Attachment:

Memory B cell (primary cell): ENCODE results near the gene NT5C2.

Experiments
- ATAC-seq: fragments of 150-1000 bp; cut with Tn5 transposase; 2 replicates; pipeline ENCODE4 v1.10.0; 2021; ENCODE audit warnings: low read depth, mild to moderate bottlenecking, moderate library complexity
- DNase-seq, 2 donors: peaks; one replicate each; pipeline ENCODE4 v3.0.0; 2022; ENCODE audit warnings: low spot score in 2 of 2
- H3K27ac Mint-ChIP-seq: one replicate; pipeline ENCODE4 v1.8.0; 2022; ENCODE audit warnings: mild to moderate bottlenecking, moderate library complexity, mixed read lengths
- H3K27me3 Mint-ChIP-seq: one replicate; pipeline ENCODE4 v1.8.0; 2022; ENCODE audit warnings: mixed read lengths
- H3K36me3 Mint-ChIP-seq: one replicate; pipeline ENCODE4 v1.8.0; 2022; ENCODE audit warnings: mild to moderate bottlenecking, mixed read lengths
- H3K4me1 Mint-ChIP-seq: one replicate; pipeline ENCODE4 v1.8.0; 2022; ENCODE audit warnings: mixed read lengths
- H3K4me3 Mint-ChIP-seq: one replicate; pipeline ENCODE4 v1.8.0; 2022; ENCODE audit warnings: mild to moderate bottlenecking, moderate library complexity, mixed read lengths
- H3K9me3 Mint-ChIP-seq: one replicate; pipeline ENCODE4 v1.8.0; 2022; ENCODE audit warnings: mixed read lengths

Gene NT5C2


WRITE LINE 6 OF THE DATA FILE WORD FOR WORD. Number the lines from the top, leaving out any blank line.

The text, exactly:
- H3K27me3 Mint-ChIP-seq: one replicate; pipeline ENCODE4 v1.8.0; 2022; ENCODE audit warnings: mixed read lengths